Students should consult the Baccalaureate Degree Requirements section in the "Academic Policies" chapter in this catalog for detailed information concerning requirements for graduation, residence, and academic quality for graduation. Students should also consult the "Academic Policies" chapter of this catalog for additional university requirements for minor programs. The requirements for the B.I.S. degree can be found in the New Century College section of the "College of Arts and Sciences" chapter. The requirements for the civil and infrastructure engineering, computer engineering, computer science, electrical engineering, and systems engineering undergraduate degree programs are provided in the academic departments' sections of this chapter. The requirements for the B.S. degree in information technology are provided in the interdisciplinary section of this chapter. A student majoring in an IT&E program is expected to have an acceptable plan of study, formulated by the student and his or her advisor, on file in the student's department.
School of Information Technology and Engineering Introductory Section is detailed immediately following "Degree Requirements."
Students are encouraged to take advantage of the many excellent courses available to broaden their educational experience or strengthen their background; however, some credits earned may not satisfy any requirements for the student's degree. Degree requirements for IT&E undergraduate programs may not include credits earned in activity courses in any department. Examples are many of the courses listed under the catalog designations of art, dance, music, theater, individual sports, physical education, team sports, and recreational activities. Exceptions in these categories are courses that meet the general education (i.e., global understanding and/or fine arts) criteria for the student's major. Whenever there is any uncertainty, the student must consult with an academic advisor for specifics. Generally, degree requirements for computer science and engineering majors may not be met by 100-400-level courses designated "IT" (and any associated cross-listed courses) in the "Course Descriptions" section of this catalog. The respective computer science or engineering student's department might approve requests for IT 350, IT 362, IT 462, and IT 466 to satisfy degree requirements; however, the department must forward to the IT&E Student Services Office for approval any other recommendation for exception to the policy on restricted courses. Contact your department or the IT&E Student Services Office at (703) 993-1511 for answers to more specific questions.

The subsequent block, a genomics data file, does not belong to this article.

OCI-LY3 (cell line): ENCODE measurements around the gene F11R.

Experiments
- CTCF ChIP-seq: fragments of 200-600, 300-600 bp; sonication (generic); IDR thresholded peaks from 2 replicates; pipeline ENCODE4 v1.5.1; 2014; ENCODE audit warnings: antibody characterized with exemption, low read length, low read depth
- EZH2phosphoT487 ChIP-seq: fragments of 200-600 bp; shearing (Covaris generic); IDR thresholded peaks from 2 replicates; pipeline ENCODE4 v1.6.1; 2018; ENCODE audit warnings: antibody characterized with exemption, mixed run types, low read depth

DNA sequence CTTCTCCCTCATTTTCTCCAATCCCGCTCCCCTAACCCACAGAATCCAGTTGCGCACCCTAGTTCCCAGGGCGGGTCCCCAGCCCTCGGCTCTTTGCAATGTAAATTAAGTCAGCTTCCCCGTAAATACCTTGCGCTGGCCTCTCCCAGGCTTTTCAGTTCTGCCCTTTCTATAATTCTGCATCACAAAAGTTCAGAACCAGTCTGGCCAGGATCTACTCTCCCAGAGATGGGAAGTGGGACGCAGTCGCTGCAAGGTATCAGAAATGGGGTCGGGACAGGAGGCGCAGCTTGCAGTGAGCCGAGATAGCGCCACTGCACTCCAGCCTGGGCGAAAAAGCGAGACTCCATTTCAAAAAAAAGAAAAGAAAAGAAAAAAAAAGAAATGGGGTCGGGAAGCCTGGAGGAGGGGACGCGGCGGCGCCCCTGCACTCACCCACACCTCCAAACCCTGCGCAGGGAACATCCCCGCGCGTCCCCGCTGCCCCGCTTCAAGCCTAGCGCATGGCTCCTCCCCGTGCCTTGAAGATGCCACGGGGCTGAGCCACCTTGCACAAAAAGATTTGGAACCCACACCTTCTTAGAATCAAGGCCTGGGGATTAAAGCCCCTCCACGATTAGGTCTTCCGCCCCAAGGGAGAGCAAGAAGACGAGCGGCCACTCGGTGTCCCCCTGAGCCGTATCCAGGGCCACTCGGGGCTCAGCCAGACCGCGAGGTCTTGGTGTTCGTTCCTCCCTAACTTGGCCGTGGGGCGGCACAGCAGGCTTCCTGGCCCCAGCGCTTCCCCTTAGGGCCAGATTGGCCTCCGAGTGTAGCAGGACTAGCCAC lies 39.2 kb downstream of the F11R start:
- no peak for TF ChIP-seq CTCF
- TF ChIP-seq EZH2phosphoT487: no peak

The university requires all undergraduate students to successfully complete a course, or combination of courses, designated "writing intensive" in their majors at the 300 level or above. To determine the writing-intensive course requirements for specific degrees, please refer to the major program descriptions in the following department sections.
A number of the B.S. degree programs offered within IT&E may be packaged with some of the M.S. degree programs in ways that reduce the total number of credits required. Details may be found in the following department sections.
The certificate in information technology (IT) is designed primarily for those students who have earned a nontechnical bachelor's degree. The IT certificate allows students with nontechnical backgrounds to augment the knowledge gained through their major-related courses with additional computer and information technology knowledge and skills to improve their attractiveness to employers in the high-technology community. The IT certificate requires a minimum of 24 credits, including 15 credits of core courses. Beyond these requirements, the student is free to define a technical focus area. The focus area must be composed of at least three courses (9 credits). Elective courses selected for the technical focus area must be approved by the IT&E program advisor for the IT certificate.
The information technology (IT) minor is designed primarily for those non-IT&E majors who desire to augment the knowledge gained through their major-related courses with additional computer and information technology knowledge and skills to improve their attractiveness to employers in the high-technology community. The IT minor requires a minimum of 15 credits, including 9 credits of core courses. Beyond these requirements, the student is free to define a technical focus area, e.g., in information security. Focus areas are composed of at least two courses (6 credits). Students pursuing the IT Minor should obtain a list of approved electives from the IT Programs Office.